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Listermann v. Roman Catholic Archdiocese of Cincinnati

April 6, 2007

RUTH LISTERMANN, PLAINTIFF,
v.
ROMAN CATHOLIC ARCHDIOCESE OF CINCINNATI, DEFENDANT.



The opinion of the court was delivered by: Sandra S. Beckwith, Chief Judge United States District Court

ORDER

Before the Court is Defendant's motion for summary judgment. (Doc. 19) Plaintiff opposes the motion (Doc. 23), and Defendant has replied. (Doc. 25) Plaintiff claims that Defendant impermissibly terminated her employment based on her age.

FACTUAL BACKGROUND

Listermann was hired in February 2000 as an Office Secretary at St. John the Baptist Church. Listermann was 63 years old when she started working at St. John's, replacing a woman who voluntarily retired at the age of 62. Listermann was chosen over another applicant, who was in her late 30s or early 40s. Her duties changed over time, as the parish and its staff grew in the months after she was hired. Her job description (Exhibit 2) lists her duties, which included preparing the parish bulletin and maintaining the parish calendar, along with a number of other office and administrative duties. Her direct supervisors were Donna Sunderhaus, and Father Timothy Kallaher. Ms. Sunderhaus was hired in March 2000 as Business Manager; she was 56 years old when hired.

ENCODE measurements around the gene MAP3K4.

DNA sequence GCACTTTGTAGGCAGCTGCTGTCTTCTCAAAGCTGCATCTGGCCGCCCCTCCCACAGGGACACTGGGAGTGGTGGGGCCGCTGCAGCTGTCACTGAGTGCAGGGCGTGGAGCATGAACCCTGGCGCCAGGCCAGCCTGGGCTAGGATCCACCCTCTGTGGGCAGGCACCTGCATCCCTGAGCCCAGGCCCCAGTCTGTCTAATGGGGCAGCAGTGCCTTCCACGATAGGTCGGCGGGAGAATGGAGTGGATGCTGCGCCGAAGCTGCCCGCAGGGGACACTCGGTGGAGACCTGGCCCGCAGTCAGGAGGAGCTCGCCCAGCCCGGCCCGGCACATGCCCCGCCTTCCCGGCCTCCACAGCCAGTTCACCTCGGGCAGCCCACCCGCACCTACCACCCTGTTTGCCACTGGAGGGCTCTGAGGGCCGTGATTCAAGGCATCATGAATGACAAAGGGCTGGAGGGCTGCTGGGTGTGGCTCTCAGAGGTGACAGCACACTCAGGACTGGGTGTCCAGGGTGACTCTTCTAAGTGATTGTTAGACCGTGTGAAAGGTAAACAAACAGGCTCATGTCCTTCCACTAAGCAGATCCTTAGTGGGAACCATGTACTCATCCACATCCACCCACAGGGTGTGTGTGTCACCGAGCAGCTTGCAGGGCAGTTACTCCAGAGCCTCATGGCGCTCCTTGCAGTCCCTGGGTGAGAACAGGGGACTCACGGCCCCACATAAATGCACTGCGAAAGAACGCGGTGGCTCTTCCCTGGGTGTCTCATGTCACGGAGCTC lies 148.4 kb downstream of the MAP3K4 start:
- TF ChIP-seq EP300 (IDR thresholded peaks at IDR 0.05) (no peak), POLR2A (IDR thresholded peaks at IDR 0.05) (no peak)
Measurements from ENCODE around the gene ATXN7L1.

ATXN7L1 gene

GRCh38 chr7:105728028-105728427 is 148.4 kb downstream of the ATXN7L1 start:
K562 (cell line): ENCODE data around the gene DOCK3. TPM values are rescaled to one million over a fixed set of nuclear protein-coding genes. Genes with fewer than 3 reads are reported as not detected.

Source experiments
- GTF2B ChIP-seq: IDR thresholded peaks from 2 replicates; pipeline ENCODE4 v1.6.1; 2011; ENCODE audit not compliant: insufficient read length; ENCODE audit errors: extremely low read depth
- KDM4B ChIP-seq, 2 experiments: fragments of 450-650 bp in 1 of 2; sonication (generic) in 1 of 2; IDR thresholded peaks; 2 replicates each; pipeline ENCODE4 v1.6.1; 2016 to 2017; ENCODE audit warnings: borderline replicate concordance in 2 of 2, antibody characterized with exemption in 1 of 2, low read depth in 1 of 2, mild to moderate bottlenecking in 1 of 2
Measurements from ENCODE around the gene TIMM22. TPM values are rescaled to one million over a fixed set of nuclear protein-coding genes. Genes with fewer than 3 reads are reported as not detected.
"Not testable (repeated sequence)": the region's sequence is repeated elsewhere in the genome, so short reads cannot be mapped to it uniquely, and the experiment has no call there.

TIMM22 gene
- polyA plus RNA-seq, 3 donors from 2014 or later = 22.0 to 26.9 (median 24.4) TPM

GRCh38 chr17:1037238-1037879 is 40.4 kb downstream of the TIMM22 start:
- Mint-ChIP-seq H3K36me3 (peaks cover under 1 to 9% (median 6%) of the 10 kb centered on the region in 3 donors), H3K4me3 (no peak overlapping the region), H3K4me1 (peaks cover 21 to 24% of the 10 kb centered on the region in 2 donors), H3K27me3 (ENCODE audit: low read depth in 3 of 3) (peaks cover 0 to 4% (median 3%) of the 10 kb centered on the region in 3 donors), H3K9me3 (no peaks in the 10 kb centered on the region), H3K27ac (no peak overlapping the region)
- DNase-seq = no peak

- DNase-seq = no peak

The parish bulletin is a general interest publication sent to all parishoners on a weekly basis, and containing information on, and announcements of, parish and community events. The parish calendar is a master list of all scheduled activities for the parish. One critical function of the master calendar is to avoid any double-booking of parish facilities. Both of these publications are maintained and produced using computer-based programs.

Listermann's job duties changed in June 2002, after she and another parish secretary, Jean Foster, met with Sunderhaus and Pat Crowder (Director of Religious Education) to discuss balancing staff workloads. Defendant states that Listermann assumed the duties of the "Office Manager/Secretary," although Listermann denies that she formally accepted an "office manager" position. There is no doubt that Listermann received a pay raise in conjunction with the changing job functions. Listermann continued her responsibility for the calendar and the bulletin in her new position.